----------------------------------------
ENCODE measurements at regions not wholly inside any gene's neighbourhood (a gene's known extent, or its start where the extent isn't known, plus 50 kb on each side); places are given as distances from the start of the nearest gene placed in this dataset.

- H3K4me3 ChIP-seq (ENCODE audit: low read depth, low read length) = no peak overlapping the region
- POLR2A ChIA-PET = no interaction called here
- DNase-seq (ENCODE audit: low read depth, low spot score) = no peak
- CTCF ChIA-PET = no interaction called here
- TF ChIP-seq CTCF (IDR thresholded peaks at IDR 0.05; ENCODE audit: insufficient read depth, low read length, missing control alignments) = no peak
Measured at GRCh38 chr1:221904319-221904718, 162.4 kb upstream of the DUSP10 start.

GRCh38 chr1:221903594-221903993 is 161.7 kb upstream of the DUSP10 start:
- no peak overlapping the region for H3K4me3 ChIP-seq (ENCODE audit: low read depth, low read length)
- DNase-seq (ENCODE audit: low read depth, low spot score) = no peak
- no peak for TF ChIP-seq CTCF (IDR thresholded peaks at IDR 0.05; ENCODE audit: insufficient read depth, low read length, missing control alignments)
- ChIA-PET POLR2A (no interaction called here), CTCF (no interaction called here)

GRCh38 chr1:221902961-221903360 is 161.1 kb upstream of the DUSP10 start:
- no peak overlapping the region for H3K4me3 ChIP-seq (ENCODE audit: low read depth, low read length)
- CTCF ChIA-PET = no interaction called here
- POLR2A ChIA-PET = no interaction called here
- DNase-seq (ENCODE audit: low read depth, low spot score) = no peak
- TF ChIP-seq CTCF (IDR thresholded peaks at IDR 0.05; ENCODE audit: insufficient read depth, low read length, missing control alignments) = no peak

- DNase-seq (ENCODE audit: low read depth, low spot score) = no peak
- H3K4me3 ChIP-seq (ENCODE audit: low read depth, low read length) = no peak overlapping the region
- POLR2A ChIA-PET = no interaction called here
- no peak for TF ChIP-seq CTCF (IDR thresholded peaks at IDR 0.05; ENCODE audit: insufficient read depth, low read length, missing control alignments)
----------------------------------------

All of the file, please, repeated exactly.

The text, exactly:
ENCODE measurements at regions not wholly inside any gene's neighbourhood (a gene's known extent, or its start where the extent isn't known, plus 50 kb on each side); places are given as distances from the start of the nearest gene placed in this dataset.

- H3K4me3 ChIP-seq (ENCODE audit: low read depth, low read length) = no peak overlapping the region
- POLR2A ChIA-PET = no interaction called here
- DNase-seq (ENCODE audit: low read depth, low spot score) = no peak
- CTCF ChIA-PET = no interaction called here
- TF ChIP-seq CTCF (IDR thresholded peaks at IDR 0.05; ENCODE audit: insufficient read depth, low read length, missing control alignments) = no peak
Measured at GRCh38 chr1:221904319-221904718, 162.4 kb upstream of the DUSP10 start.

GRCh38 chr1:221903594-221903993 is 161.7 kb upstream of the DUSP10 start:
- no peak overlapping the region for H3K4me3 ChIP-seq (ENCODE audit: low read depth, low read length)
- DNase-seq (ENCODE audit: low read depth, low spot score) = no peak
- no peak for TF ChIP-seq CTCF (IDR thresholded peaks at IDR 0.05; ENCODE audit: insufficient read depth, low read length, missing control alignments)
- ChIA-PET POLR2A (no interaction called here), CTCF (no interaction called here)

GRCh38 chr1:221902961-221903360 is 161.1 kb upstream of the DUSP10 start:
- no peak overlapping the region for H3K4me3 ChIP-seq (ENCODE audit: low read depth, low read length)
- CTCF ChIA-PET = no interaction called here
- POLR2A ChIA-PET = no interaction called here
- DNase-seq (ENCODE audit: low read depth, low spot score) = no peak
- TF ChIP-seq CTCF (IDR thresholded peaks at IDR 0.05; ENCODE audit: insufficient read depth, low read length, missing control alignments) = no peak

- DNase-seq (ENCODE audit: low read depth, low spot score) = no peak
- H3K4me3 ChIP-seq (ENCODE audit: low read depth, low read length) = no peak overlapping the region
- POLR2A ChIA-PET = no interaction called here
- no peak for TF ChIP-seq CTCF (IDR thresholded peaks at IDR 0.05; ENCODE audit: insufficient read depth, low read length, missing control alignments)